Crowhurst – Seven Seconds To Live (Static Reason / Placenta)
Crowhurst is Jay Gambit’s project that has a continually revolving cast and he’s put out a ton of work, like Aidan Baker heights of prolific. Death Van, if you can look past that goofy cover art, is easily his best work to date and has someone guesting on almost every track. He magnificently weaves between blissful noise and noisy bliss, although I’m more inclined to lean towards the blissful noise. This is some supreme harshness, boiling power electronics mixed with monolithic drone, caustic industrial shredding, and lurking beneath it all, bittersweet melodies full of gloom & heartache. So much going on here and it’s all beautifully hellish and fucking relentless, songs that are nonstop from start to end, each burning its own hole in your skull, bulldozing you with crumbling walls of static & deep bone rattling bass, and somehow putting the most euphoric twist on it like the warmth in the final seconds of your life. This record is 100% awesome, and if you’ve listened to Crowhurst before and were like, “yeah, that was cool” but haven’t kept up with his output, this is the one to come back to. And if you’re altogether new to this dude, now’s the fucking time to get in on this. Vinyl & tape versions are available (the tapes come packaged in body bags) but you gotta make it happen over here.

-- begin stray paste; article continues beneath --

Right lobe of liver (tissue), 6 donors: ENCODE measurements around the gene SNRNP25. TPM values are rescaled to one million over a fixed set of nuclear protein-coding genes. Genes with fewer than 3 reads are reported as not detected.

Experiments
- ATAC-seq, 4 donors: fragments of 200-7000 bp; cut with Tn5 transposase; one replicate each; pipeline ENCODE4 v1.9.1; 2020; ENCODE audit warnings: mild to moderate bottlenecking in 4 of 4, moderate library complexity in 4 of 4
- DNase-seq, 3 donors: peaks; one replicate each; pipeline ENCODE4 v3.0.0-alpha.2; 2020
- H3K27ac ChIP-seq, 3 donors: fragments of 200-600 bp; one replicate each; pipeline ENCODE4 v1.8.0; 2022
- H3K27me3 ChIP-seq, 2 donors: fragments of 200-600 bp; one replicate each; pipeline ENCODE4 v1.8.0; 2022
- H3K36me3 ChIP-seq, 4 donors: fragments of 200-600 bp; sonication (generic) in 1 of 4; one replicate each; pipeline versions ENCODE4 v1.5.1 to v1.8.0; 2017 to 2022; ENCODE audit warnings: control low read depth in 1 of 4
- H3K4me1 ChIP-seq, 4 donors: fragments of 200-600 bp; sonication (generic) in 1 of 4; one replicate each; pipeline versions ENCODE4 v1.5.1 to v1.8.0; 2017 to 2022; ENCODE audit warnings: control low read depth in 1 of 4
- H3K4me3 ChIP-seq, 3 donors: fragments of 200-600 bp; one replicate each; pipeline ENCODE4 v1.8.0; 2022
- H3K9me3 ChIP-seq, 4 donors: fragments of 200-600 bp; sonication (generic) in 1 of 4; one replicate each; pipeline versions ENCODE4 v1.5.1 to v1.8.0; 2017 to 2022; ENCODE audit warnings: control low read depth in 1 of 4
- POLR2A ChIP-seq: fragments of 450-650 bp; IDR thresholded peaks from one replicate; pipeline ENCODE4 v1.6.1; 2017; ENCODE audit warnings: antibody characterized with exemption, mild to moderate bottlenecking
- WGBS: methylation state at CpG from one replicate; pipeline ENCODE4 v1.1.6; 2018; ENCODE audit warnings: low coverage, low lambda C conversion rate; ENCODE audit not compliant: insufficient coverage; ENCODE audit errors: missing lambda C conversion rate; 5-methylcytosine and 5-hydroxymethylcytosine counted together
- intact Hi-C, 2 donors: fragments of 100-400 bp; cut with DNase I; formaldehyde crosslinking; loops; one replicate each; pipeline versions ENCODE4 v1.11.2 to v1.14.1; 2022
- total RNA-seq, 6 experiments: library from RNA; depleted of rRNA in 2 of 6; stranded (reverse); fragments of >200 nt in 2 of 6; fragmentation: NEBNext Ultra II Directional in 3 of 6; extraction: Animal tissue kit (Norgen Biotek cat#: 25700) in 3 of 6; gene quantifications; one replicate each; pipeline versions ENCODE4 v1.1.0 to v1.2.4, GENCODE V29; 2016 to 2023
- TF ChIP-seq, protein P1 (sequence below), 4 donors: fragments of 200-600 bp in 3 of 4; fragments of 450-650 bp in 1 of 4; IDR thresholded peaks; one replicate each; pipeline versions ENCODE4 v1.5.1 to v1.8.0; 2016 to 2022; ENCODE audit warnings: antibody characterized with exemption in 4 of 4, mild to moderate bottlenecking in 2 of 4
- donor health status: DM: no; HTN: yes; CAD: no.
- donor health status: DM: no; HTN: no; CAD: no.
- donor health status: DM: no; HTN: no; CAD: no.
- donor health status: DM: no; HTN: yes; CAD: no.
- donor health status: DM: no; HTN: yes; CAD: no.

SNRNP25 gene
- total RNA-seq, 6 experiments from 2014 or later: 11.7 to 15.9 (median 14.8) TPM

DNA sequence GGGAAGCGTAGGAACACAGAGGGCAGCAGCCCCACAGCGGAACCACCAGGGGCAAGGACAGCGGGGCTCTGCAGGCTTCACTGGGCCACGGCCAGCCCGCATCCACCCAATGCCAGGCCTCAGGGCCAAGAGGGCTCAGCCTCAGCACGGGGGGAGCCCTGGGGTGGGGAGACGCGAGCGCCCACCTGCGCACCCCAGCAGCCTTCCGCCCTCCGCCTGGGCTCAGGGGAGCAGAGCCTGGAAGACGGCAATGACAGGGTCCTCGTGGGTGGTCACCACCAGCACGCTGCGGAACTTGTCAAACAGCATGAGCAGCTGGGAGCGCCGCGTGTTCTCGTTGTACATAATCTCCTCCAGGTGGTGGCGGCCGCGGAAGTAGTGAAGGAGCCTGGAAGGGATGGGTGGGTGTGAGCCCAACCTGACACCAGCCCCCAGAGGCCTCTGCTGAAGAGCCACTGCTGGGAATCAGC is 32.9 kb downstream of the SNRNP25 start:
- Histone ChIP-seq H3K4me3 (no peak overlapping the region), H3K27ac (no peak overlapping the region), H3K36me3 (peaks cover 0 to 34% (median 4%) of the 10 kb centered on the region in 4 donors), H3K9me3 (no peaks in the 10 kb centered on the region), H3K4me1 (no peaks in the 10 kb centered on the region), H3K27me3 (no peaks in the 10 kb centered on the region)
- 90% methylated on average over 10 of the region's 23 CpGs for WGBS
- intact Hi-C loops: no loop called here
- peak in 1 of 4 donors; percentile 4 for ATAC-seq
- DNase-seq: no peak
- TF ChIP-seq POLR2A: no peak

Crowhurst – Cold Hospital Floor (Feral Fang Media / Corporate / self released)
This is some truly incredible shit. Crowhurst is primarily Jay Gambit, with some pals lending hands when needed, and There Is No Hope Here is the final piece in his Hopeless trilogy, an hour long no-filler slab of doomed & droning noise. A hulking beast of a record, next level power electronics taking the fury down a notch, upping the subtlety, and incorporating a hefty dose of gloom. Huge ear shattering walls of static, melancholic chords, Millipedian guitar sprawls, massive solid drone run through a hundred years of grit. So much awesomeness. Sadly, you missed out on pre-ordering the vinyl (there were only 6 made by Corporate Records), a 12″ of concentric circles that break into three parts (12″, 10″, 7″) that can be played individually or as a whole. Too cool. But fear not, a tape is on the way courtesy of Feral Fang, and if that doesn’t suit your fancy, Gambit has released There Is No Hope Here as a PWYW download. No excuses.